No. The Queen will not be "deprived" of any of her territory. She is still Queen of the United Kingdom of Great Britain and Northern Ireland. Northern Ireland has not reunified with Ireland, nor has Scotland declared independence and also removed her as Head of State.

He also did not "intimidate or overawe" at least one of the Houses. This is for two reasons:

  1. The prime minister has political and legal legitimacy through the holding of a (sometimes substantial) majority in the Commons. If the Act passes the Commons, it will be because the prime minister enjoys the support of the MPs on their side (or at least a majority of MPs in the House, e.g. the Tory-DUP agreement of recent years).

  2. Under the Salisbury Convention, the House of Lords will not block any legislation that was promised in a Government's election manifesto. While the prime minister did not enter office on the back of a General Election when he agreed the Withdrawal Agreement with the EU, the subsequent amending and implementing Act of 2020 was mentioned in the Government's election manifesto in December 2019 and therefore the Lords will not block such legislation.

Given these two facts, it is almost impossible to declare that either House were "intimidated or overawed". For example, the prime minister did not hold a gun to the heads of his MPs, he did not surround the House of Lords with an army until they voted the way he wanted them to. The fact that the Commons willingly supported his legislative programme, and by convention the Lords didn't block it, is evidence that the prime minister and his government enjoys political, and subsequently legal, legitimacy.

In any event, the Queen cannot commit treason against herself. Anything done on the advice of her ministers cannot, on the face of it, constitute treason.

Furthermore, the Prime Minister has not, on the facts, done anything that constitutes treason. Even if he were to technically commit treason by the letter of the Act somehow, the matter would have to be proven beyond reasonable doubt and it is highly likely that all but the most obvious and egregious examples would not meet the threshold for prosecution.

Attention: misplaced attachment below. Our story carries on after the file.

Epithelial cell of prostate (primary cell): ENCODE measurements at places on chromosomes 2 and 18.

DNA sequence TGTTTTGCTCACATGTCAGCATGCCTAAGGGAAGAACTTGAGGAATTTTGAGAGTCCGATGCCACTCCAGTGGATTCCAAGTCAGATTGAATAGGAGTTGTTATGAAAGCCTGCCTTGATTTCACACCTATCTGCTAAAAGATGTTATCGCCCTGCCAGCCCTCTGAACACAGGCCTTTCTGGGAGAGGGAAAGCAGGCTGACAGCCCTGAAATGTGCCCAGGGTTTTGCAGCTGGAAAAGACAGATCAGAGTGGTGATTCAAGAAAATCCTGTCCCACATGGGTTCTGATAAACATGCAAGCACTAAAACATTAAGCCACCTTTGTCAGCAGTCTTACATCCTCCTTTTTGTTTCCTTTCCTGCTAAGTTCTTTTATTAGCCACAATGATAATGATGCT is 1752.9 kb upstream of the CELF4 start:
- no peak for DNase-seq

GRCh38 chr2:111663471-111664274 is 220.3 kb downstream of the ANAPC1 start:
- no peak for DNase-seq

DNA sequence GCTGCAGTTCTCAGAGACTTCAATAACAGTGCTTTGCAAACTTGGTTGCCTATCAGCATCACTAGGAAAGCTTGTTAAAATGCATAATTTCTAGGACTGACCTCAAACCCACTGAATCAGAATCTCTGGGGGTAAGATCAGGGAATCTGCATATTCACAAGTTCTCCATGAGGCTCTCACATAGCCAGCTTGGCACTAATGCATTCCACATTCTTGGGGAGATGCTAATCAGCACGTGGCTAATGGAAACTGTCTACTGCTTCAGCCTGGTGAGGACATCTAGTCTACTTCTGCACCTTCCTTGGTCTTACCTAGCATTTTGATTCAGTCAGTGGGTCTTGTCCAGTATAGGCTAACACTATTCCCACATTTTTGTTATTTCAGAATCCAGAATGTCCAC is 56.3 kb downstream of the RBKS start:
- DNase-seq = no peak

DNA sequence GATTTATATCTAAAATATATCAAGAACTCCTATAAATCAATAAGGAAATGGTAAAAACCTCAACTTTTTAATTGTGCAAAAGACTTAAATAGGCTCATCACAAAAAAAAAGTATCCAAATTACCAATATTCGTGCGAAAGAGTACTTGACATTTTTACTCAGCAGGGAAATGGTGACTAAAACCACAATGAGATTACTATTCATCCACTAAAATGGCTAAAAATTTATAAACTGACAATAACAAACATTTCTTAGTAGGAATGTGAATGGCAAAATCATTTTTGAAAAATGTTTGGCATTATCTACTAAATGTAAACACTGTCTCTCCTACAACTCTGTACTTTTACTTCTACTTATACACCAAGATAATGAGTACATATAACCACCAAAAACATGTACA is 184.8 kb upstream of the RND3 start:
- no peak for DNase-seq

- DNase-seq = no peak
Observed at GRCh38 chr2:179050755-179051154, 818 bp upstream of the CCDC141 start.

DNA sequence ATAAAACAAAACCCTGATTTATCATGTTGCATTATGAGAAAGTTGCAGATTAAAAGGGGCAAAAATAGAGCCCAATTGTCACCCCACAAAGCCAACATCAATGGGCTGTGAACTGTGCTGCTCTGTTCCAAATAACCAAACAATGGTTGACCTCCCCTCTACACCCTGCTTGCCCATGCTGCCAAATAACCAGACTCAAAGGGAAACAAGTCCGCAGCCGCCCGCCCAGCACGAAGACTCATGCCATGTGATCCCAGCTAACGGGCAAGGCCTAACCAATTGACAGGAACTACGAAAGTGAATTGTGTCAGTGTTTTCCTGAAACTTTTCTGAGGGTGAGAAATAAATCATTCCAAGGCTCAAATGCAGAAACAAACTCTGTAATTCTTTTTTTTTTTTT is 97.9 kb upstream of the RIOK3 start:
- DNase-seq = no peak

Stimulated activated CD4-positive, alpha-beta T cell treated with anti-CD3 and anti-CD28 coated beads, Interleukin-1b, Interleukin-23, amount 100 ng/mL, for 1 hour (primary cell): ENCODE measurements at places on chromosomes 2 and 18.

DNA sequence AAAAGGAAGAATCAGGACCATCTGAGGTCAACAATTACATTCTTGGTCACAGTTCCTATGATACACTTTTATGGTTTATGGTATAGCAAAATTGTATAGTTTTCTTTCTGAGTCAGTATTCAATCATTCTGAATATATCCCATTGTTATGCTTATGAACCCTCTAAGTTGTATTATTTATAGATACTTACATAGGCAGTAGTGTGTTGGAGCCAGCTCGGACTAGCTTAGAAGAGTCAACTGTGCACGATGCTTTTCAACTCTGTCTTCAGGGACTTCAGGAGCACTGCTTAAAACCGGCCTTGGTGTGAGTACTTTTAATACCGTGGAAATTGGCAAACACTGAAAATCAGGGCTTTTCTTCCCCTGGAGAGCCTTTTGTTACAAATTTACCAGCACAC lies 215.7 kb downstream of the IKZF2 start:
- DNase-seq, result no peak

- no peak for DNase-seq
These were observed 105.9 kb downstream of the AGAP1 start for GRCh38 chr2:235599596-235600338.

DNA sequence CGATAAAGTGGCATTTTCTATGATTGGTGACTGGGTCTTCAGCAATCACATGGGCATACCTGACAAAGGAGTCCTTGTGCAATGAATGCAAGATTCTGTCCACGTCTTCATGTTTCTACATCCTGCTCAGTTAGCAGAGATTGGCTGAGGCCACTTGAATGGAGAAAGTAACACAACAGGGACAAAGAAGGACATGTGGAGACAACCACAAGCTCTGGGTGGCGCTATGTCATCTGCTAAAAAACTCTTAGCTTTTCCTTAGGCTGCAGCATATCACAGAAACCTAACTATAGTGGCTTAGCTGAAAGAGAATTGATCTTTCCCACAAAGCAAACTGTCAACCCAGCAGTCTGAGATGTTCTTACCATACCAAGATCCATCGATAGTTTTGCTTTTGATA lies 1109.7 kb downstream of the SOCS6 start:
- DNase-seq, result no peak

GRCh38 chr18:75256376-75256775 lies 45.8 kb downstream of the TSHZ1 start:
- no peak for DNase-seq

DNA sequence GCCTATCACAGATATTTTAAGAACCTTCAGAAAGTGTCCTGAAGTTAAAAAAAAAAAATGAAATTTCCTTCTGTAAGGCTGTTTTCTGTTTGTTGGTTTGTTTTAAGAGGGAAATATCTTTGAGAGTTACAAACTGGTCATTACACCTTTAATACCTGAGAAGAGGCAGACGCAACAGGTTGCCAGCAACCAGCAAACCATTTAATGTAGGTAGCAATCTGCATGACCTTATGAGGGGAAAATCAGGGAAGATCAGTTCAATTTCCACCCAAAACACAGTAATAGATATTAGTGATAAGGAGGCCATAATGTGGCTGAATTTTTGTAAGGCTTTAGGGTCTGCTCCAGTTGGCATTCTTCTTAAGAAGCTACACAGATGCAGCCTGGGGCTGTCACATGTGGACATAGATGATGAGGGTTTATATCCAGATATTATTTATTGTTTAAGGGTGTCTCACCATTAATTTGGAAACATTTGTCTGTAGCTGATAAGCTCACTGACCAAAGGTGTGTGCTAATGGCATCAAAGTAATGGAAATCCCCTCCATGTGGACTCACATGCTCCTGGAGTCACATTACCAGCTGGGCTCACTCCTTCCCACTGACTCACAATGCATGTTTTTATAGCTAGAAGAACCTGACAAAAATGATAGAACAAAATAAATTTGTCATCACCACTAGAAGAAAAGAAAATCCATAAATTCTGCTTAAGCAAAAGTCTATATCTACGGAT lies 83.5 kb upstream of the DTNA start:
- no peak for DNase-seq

For example, it would almost certainly not be in the public interest to prosecute a prime minister for delivering on their legitimate policy aims in line with the legal (correct) functioning of our legislative system.

Indeed, it is hard to imagine any court agreeing that such activities are treason when the relevant Acts passed both Houses, and the Government of the day had legitimacy in the Commons with a substantial majority after a General Election in which the legislation formed a key manifesto commitment, and the Salisbury Convention means that the Lords didn't oppose it; they would likely hold that such activities are the intended outcome of our current democratic system.

I cannot think of any examples (barring something like murdering the monarch) where a sitting prime minister could conceivably be charged with treason. Even advising the Queen to abdicate would not constitute treason, provided that the necessary Act had passed in both Houses. Perhaps it might be treason if the prime minister advised so without any legislation in place, but that would seem more of a political matter for Parliament to deal with in reality.

I suppose it is possible that if a prime minister advised the Queen to abdicate without the legitimate consent of Parliament (as expressed through the passing of legislation), it is possible that they would be removed from office if a no-confidence motion was passed by the Commons and then they might be prosecuted, but it seems most unlikely.

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    "I cannot think of any examples where a sitting prime minister could conceivably be charged with treason." If the sitting PM were to murder the Queen, I think that would probably qualify.
    – cpast
    Sep 13 '20 at 1:41
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    Yes, I suppose it would be treason but they'd charge it as murder. Let me amend my answer to make that section clearer.
    – Matthew
    Sep 13 '20 at 1:50
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    Anyway, Scotland's declaring Independence wouldn't necessarily deprive the queen of any territory.
    – phoog
    Sep 13 '20 at 2:31
  • @phoog Yeah, that's true. She could still be Head of State in an independent Scotland.
    – Matthew
    Sep 13 '20 at 14:14